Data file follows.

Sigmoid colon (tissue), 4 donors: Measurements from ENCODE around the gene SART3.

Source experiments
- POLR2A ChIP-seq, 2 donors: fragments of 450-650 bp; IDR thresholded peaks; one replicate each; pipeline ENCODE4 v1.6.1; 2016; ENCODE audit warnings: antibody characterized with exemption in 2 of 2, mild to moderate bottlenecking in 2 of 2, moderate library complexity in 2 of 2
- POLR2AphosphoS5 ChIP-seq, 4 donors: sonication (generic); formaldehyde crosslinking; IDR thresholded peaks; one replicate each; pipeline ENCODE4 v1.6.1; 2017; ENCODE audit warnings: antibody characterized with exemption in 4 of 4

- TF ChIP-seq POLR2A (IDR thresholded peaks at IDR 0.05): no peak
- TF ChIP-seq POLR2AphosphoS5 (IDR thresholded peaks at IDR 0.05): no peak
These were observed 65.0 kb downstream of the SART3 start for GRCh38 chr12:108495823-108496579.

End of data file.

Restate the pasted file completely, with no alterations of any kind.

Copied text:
Sigmoid colon (tissue), 4 donors: Measurements from ENCODE around the gene SART3.

Source experiments
- POLR2A ChIP-seq, 2 donors: fragments of 450-650 bp; IDR thresholded peaks; one replicate each; pipeline ENCODE4 v1.6.1; 2016; ENCODE audit warnings: antibody characterized with exemption in 2 of 2, mild to moderate bottlenecking in 2 of 2, moderate library complexity in 2 of 2
- POLR2AphosphoS5 ChIP-seq, 4 donors: sonication (generic); formaldehyde crosslinking; IDR thresholded peaks; one replicate each; pipeline ENCODE4 v1.6.1; 2017; ENCODE audit warnings: antibody characterized with exemption in 4 of 4

- TF ChIP-seq POLR2A (IDR thresholded peaks at IDR 0.05): no peak
- TF ChIP-seq POLR2AphosphoS5 (IDR thresholded peaks at IDR 0.05): no peak
These were observed 65.0 kb downstream of the SART3 start for GRCh38 chr12:108495823-108496579.